LONDON (Reuters) – Scientists have found that the sleep disorder narcolepsy can sometimes be triggered by a scientific phenomenon known as “molecular mimicry”, offering a possible explanation for its link to a GlaxoSmithKline H1N1 pandemic flu vaccine.
Results from U.S. researchers showed the debilitating disorder, characterized by sudden sleepiness and muscle weakness, can be set off by an immune response to a portion of a protein from the H1N1 virus that is very similar to a region of a protein called hypocretin, which is key to narcolepsy.
LONDON (Reuters) – Scientists have proved for the first time that the Middle East respiratory syndrome (MERS) virus that has killed 71 people can also infect camels, strengthening suspicions the animals may be a source of the human outbreak.
Researchers from the Netherlands and Qatar used gene-sequencing techniques to show that three dromedary, or one-humped camels, on a farm in Qatar where two people had contracted the MERS coronavirus (CoV) were also infected.
LONDON (Reuters) – Scientists derided research published on Tuesday that suggested ear acupuncture may help people lose weight, saying the study’s design was flawed and its conclusions highly implausible.
Responding to the findings of research published online in the journal Acupuncture in Medicine, experts not involved in the work said it was unreliable and probably a waste of money.
LONDON, Dec 12 (Reuters) – The global death toll from cancer
rose to 8.2 million in 2012 with sharp rises in breast cancer as
the disease tightened its grip in developing nations struggling
to treat an illness driven by Western lifestyles.
Cancer deaths were up 8 percent from 7.6 million in a
previous survey in 2008 and breast cancer killed 522,000 women
last year, up 14 percent in the same period, according to the
World Health Organisation’s International Agency for Research on
LONDON (Reuters) – Scientists have found that a mutation in a new strain of bird flu infecting people in China can render it resistant to a key first-line treatment drug without limiting its ability to spread in mammals.
The discovery means that unlike seasonal flu strains, which often become less transmissible when they develop resistance to drugs like Roche’s Tamiflu, the new H7N9 bird flu does not lose any of its spreading potential with drug resistance.
LONDON (Reuters) – Researchers cast doubt on the prevailing wisdom that vitamin D supplements can prevent conditions like cancer, diabetes and heart disease, saying on Friday low vitamin D may be a consequence, not a cause, of ill health.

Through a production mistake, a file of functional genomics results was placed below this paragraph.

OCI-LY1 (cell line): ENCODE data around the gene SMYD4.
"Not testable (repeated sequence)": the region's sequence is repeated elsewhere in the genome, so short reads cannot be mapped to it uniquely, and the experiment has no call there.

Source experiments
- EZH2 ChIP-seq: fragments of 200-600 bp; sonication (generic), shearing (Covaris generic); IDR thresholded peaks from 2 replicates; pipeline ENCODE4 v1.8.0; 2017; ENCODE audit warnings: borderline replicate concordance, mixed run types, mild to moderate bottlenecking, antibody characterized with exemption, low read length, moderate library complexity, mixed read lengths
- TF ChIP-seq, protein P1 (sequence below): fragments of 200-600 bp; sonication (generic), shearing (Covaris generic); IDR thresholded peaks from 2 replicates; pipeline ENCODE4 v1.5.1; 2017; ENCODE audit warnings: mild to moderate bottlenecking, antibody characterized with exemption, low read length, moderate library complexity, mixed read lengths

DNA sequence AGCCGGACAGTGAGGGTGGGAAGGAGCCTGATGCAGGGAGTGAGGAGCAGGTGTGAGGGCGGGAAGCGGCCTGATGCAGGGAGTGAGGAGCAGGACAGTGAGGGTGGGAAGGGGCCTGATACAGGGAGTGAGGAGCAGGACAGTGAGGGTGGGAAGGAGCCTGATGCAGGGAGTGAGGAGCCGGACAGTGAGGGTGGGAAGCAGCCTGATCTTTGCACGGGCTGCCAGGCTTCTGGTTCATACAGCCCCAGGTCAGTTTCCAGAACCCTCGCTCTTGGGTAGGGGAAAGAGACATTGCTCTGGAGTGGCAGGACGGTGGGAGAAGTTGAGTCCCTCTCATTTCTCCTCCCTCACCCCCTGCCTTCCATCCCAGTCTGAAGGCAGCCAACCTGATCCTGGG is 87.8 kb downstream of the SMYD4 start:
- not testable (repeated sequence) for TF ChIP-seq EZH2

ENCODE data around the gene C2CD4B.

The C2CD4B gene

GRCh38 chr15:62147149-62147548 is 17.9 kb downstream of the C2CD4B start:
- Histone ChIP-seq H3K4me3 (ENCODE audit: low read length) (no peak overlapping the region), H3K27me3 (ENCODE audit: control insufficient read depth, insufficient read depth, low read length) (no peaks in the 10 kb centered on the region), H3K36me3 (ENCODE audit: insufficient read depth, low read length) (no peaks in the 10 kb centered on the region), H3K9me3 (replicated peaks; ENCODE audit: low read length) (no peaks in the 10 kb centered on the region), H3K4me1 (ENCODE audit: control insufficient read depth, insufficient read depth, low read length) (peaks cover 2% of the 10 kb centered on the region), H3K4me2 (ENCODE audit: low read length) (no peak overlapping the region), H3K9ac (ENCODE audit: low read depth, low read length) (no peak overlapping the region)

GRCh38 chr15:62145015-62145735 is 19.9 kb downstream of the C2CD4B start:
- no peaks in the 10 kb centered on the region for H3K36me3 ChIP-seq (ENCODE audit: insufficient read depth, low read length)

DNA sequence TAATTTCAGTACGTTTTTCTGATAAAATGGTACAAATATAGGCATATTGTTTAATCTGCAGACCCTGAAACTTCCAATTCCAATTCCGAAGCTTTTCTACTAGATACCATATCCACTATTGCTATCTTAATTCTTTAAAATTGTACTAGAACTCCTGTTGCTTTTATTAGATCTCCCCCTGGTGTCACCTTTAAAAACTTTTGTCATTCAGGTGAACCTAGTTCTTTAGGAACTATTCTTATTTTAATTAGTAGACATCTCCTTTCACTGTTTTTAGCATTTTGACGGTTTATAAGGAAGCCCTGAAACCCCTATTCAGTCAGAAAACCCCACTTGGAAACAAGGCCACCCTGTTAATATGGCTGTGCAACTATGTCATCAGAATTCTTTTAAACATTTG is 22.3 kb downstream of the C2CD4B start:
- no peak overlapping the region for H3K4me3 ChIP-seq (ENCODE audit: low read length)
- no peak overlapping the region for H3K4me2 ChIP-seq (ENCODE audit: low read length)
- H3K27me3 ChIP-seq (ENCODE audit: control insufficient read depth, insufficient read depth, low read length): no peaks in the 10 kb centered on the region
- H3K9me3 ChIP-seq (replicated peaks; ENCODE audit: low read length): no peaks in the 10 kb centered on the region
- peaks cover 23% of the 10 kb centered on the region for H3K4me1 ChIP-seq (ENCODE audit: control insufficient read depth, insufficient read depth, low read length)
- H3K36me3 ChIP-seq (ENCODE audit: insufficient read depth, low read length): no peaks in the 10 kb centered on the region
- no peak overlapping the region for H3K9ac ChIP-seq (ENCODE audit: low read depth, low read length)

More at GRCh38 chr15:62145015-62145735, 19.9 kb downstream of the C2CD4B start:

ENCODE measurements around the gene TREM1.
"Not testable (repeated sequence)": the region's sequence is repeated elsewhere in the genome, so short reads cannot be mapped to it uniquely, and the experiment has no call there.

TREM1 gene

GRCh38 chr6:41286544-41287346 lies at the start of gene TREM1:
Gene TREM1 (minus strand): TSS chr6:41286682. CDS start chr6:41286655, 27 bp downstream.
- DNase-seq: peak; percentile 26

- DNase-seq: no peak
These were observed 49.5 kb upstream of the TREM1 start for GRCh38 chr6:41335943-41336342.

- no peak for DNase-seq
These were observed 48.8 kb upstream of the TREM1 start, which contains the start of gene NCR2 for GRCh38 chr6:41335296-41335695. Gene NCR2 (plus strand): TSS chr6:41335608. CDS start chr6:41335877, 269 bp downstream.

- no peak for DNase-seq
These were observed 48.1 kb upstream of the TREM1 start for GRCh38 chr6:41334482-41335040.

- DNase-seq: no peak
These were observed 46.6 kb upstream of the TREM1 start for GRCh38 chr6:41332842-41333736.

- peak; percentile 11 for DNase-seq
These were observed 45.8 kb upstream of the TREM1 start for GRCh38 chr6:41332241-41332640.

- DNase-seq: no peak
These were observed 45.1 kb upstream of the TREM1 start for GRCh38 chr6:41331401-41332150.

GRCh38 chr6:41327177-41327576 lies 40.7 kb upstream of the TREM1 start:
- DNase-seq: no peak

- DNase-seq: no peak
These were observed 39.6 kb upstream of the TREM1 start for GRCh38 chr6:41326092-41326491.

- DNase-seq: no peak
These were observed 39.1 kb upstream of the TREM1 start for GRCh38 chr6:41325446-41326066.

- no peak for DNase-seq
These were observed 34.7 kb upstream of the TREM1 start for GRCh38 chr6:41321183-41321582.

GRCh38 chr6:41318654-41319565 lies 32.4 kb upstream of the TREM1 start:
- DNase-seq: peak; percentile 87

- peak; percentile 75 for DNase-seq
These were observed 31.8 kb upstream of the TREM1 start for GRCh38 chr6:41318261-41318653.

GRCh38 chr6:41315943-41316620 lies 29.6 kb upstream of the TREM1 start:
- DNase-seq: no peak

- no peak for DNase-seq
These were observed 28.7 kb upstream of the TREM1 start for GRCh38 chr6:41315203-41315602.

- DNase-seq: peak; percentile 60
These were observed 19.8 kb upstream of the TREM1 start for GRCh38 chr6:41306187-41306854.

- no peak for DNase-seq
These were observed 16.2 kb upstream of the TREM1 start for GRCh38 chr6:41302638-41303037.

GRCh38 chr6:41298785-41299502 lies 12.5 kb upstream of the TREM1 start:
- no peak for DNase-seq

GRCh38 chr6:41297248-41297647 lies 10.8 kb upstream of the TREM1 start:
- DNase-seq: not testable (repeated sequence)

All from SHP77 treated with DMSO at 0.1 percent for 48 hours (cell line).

The findings could have implications for millions of people who take vitamin D pills and other supplements to ward off illness – Americans spend an estimated $600 million a year on them alone.
LONDON (Reuters) – Many governments are woefully unprepared for an epidemic of dementia currently affecting 44 million people worldwide and set to more than treble to 135 million people by 2050, health experts and campaigners said on Thursday.
Fresh estimates from the advocacy group Alzheimer’s Disease International (ADI) showed a 17 percent increase in the number of people with the incurable mind-robbing condition compared with 2010, and warned that by 2050 more than 70 percent of dementia sufferers will be living in poorer countries.
LONDON (Reuters) – Health disparities between rich and poor nations could be banished in a generation by investment in research, vaccines and drugs to combat diseases such as AIDS, malaria and tuberculosis, global health experts said on Tuesday.
In a report setting out a plan for a “grand convergence” in health, the experts said world leaders needed to press for a concerted increase in research and development (R&D) investment to develop new medicines, vaccines and health technologies.
LONDON (Reuters) – Another three people in the United Arab Emirates are sick with the Middle East Respiratory Syndrome (MERS) virus and two people infected with it in Qatar have died, the World Health Organisation (WHO) said on Monday.
The new cases in UAE were in a family in Abu Dhabi – a mother, father and an 8-year-old boy – the United Nations health agency said in a disease outbreak update. The parents are both in a critical condition in hospital, the boy has mild respiratory symptoms.
LONDON, Nov 28 (Reuters) – The publisher of a controversial
and much-criticised study suggesting genetically modified corn
caused tumours in rats has withdrawn the paper after a yearlong
investigation found it did not meet scientific standards.
Reed Elsevier’s Food and Chemical Toxicology
journal, which published the study by the French researcher
Gilles-Eric Seralini in September 2012, said on Thursday the
retraction was because the study’s small sample size meant no
definitive conclusions could be reached.